In the fall of 2020, I decided it was time to live a different day-to-day. So I quit my full-time day job to pursue the passion and indeed, POWER I feel about art. More art-making for me personally and more creative art exploration for others through the programming I develop for my Studio.
I have found that some of the first words out of my mouth when I’m standing on the sidewalk talking with neighbours or on the phone with a loved one, when they tell me that they are feeling low is:
Have you tried making something by hand?
It’s not just my tagline in my business. It is a deep-seated belief I hold that when we put down our screens and pick up something tactile, creative, artsy it actually slows us down, lowers our heart rate, tempers our worries and anxieties and might even make us feel happy.
In fact, the studies I continue to read (strange infatuation) give me impressive evidence backed by researchers and doctors that it’s true.
Getting creative through music, paint, drawing, textiles, creative writing and more is good for us.
A few years ago, I wrote this piece and posted it here on my blog. I spoke about dopamine as a natural antidepressant and the good feelings we get by picking up a craft.
Shortly after that piece was posted (February 2020), most of us saw our anxieties blow up to a point that we have never experienced before. In the early days of the pandemic, there was confusion, panic, fear and sadness. We changed our work lives, our school lives, our shopping habits, our travel plans, our family and friend gatherings - everything.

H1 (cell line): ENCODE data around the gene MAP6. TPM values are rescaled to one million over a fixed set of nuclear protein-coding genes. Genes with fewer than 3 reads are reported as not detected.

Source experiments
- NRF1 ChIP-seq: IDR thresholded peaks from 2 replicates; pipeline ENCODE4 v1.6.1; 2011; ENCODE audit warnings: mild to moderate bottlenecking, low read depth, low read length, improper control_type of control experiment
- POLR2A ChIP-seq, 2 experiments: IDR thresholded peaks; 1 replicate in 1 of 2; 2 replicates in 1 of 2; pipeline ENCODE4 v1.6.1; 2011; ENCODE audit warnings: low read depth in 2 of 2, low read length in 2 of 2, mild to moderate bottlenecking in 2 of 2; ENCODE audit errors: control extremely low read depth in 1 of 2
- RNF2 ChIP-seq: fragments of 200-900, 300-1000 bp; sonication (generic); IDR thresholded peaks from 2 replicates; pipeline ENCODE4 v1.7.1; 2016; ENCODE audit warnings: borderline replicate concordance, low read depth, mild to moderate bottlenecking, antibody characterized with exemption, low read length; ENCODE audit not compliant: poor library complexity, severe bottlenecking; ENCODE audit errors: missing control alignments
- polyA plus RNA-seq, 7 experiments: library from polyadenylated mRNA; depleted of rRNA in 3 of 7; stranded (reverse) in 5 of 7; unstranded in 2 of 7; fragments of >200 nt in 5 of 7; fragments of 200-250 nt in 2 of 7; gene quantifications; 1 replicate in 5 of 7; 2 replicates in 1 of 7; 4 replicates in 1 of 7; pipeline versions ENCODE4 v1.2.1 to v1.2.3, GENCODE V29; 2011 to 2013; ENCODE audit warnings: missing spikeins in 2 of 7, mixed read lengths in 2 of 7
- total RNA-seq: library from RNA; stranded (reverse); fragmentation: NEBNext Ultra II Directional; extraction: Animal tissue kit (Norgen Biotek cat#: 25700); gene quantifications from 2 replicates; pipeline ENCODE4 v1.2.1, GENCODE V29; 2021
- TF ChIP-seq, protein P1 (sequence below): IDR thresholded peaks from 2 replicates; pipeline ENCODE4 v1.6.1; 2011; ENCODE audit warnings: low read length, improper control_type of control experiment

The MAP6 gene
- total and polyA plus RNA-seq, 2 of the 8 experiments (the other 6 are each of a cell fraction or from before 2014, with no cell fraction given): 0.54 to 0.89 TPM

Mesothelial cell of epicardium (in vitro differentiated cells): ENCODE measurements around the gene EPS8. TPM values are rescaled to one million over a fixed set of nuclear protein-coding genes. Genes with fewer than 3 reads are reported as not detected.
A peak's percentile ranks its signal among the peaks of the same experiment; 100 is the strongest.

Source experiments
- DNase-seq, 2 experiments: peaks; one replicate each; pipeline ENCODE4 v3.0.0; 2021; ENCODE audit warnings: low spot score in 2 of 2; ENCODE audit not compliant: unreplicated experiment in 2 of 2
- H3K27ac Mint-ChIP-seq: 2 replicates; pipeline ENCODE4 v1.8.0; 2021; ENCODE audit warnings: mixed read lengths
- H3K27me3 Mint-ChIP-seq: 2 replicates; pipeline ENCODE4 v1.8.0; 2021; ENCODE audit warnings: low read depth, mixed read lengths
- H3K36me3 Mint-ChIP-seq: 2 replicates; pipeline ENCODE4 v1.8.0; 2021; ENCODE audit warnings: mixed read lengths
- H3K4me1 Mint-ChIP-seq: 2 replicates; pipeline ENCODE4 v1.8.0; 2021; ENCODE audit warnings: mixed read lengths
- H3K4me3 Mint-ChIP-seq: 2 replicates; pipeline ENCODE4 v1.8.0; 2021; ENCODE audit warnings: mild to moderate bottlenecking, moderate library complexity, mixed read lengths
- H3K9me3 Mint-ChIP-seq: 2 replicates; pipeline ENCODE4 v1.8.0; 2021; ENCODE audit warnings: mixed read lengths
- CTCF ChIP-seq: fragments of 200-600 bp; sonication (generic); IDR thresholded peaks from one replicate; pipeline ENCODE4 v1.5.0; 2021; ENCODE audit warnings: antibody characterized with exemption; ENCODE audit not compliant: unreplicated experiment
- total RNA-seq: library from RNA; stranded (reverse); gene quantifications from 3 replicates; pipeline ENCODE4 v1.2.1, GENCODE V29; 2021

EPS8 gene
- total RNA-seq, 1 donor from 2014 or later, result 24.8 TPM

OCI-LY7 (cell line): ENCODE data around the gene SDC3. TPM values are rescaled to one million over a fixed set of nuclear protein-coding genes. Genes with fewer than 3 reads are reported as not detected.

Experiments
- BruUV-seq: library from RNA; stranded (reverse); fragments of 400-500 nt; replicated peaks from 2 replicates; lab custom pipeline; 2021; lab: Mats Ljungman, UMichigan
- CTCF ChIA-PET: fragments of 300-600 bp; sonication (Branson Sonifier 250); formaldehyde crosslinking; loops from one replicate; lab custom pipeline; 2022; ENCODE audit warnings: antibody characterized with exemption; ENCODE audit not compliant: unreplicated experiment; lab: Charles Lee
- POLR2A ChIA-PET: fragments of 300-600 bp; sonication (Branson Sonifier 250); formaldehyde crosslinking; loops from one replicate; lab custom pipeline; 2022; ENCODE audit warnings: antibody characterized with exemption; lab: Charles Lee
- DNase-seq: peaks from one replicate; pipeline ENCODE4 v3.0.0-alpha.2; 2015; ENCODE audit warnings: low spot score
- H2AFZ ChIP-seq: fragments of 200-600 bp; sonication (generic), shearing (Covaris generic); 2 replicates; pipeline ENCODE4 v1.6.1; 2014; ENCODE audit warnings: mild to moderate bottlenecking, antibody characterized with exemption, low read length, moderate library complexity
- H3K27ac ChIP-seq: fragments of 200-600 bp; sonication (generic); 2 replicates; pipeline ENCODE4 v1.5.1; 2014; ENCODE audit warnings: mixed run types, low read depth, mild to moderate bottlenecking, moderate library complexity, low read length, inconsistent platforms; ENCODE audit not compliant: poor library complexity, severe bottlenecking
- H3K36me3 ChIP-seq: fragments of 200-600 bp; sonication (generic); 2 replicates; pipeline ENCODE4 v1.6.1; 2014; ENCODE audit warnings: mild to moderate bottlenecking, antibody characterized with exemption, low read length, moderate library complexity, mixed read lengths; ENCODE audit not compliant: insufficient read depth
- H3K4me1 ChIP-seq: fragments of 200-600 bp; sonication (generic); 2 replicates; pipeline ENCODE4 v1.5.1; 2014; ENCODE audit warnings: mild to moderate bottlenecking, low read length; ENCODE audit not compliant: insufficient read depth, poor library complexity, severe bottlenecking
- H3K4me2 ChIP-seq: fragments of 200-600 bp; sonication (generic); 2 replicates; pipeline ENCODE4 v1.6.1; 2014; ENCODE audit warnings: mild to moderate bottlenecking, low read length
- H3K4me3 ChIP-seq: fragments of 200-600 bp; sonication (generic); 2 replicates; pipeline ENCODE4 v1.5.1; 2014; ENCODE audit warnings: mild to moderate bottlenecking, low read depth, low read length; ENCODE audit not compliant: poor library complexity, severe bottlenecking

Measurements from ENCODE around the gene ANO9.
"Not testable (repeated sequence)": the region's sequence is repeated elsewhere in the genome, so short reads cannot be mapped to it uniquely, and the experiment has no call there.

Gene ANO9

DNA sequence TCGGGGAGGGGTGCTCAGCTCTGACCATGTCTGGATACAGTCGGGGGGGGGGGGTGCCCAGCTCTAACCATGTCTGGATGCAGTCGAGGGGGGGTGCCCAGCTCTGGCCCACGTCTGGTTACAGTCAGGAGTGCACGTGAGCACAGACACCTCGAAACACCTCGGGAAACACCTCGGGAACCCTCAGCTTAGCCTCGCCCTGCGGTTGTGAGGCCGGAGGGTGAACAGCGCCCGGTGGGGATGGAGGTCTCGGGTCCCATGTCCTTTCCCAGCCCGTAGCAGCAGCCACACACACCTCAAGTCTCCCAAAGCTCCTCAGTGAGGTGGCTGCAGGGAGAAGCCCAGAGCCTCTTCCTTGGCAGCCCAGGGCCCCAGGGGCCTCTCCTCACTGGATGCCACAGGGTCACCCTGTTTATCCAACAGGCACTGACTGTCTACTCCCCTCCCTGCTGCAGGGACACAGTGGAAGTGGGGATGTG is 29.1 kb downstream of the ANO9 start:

Well, almost everything.
The one thing that did not change (for me, at least) was the absolute need to pick up my yarn, to let it run through my fingers to bring about a sense of calm. All was not lost. I still had this.
So, as everything changed around me, I made sure that I continued to make time to make stuff by hand. And so did my kids on all those LONG days when the schools were closed and we pretended to home school. This was a place that I knew and that I could still get joy from, even when joy and happiness were in short supply in most other facets of our lives.
Now, over 2 years later and there is more and more evidence (just Google mental health/benefits of craft/art therapy) that we can do well for ourselves if we just spend some time with pencil, paint, yarn or some other medium.
This is creative wellness.
I have many friends that tell me, ‘oh, I’m not crafty!’. To that I say, try. Try knitting. Don’t like it? Ok, try painting. Too messy? Ok, try molding some clay in your hands. Yes? You like that? Good! Keep going.
I give myself license to make stuff by hand everyday. Not because it is now my full-time job (which it is) but because when I don’t, I feel flat, unhappy, and sometimes even angry. I might be an extreme example and you might be thinking, there is no time for this. So, here is a challenge to you - similar to ones I used to throw out to my colleagues about creating time to learn everyday …
Put a little time in your calendar starting TODAY to make something.
Start with some doodling in your notebook while you’re on a Zoom call if you have to. But just start. As you create this time, notice what it feels like to get off your screen and onto the paper, canvas, knitting needles. Can you take a deeper breath? Can you find a small smile on your face to further encourage yourself to tap into something that might feel like happiness?
Tell me about it in your comments. If you need some guided art-making time, check out our workshops. Take one with a friend or family member as a way to connect to one another AND to craft. I also have some cool DIY kits and other supplies if you prefer to go solo.
Want more ideas? Here’s a nice article.
Now get off your screen and go make something. I’m heading to my loom now for a little weaving time before my kids get off the school bus.